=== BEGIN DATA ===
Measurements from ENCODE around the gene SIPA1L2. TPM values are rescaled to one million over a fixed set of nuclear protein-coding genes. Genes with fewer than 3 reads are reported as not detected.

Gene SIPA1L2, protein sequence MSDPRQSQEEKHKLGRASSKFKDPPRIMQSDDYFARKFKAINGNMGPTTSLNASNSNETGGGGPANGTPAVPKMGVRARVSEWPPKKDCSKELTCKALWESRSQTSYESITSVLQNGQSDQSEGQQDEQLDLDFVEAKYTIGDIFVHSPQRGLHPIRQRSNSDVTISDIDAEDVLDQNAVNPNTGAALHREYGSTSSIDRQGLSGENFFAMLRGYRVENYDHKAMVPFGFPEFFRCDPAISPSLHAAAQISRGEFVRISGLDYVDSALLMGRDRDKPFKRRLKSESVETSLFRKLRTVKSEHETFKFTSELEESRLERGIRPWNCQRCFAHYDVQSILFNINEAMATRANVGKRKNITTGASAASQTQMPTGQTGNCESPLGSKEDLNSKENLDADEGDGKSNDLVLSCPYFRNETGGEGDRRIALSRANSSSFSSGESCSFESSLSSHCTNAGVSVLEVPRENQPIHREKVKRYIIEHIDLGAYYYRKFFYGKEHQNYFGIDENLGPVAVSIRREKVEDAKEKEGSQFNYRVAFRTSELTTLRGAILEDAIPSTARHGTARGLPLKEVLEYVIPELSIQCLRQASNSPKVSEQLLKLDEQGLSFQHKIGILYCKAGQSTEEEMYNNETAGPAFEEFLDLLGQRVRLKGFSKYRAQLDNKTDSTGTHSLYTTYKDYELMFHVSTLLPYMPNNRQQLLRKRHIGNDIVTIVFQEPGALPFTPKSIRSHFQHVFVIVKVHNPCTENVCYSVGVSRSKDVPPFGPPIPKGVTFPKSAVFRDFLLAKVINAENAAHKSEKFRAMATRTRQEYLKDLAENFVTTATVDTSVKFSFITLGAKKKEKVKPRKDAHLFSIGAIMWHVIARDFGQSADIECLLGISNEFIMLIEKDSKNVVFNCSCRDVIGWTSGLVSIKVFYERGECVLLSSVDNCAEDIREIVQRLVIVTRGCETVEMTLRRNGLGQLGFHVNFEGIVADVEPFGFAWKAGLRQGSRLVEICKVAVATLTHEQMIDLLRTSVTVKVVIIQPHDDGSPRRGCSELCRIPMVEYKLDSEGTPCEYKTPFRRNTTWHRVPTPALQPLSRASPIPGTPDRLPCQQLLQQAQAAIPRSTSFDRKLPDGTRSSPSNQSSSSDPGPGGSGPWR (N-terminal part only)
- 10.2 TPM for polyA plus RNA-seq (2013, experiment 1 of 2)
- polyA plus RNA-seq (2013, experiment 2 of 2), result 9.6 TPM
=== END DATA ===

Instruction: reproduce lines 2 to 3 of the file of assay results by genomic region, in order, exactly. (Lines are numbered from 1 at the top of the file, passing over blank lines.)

Gene SIPA1L2, protein sequence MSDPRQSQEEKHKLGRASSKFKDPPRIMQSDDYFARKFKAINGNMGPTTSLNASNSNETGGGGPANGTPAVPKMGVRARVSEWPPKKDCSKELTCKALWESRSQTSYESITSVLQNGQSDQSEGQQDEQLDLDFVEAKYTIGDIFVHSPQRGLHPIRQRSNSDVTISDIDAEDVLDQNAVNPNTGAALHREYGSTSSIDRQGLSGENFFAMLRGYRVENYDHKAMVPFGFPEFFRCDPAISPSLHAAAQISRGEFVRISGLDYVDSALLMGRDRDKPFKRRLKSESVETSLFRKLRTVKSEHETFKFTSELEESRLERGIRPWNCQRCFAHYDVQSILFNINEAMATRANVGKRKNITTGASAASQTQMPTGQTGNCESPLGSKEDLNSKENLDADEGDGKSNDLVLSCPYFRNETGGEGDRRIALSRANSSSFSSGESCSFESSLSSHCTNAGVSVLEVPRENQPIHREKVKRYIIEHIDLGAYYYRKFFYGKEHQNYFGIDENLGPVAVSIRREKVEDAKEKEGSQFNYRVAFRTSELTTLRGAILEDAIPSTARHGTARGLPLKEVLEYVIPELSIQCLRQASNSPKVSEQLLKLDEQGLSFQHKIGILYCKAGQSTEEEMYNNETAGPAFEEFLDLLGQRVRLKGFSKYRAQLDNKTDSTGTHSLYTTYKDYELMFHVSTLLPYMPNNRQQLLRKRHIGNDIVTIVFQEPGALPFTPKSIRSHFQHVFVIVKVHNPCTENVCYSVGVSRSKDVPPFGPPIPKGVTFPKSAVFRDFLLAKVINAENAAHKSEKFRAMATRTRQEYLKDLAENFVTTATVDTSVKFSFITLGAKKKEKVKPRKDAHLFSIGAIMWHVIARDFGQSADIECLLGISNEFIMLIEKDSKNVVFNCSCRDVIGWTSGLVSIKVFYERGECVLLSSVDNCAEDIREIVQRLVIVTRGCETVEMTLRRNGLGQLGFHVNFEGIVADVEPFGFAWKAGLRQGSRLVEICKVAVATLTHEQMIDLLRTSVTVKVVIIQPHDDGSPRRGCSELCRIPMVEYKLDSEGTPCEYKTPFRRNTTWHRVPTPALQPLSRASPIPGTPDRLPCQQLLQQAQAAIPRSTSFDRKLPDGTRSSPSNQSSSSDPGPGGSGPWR (N-terminal part only)
- 10.2 TPM for polyA plus RNA-seq (2013, experiment 1 of 2)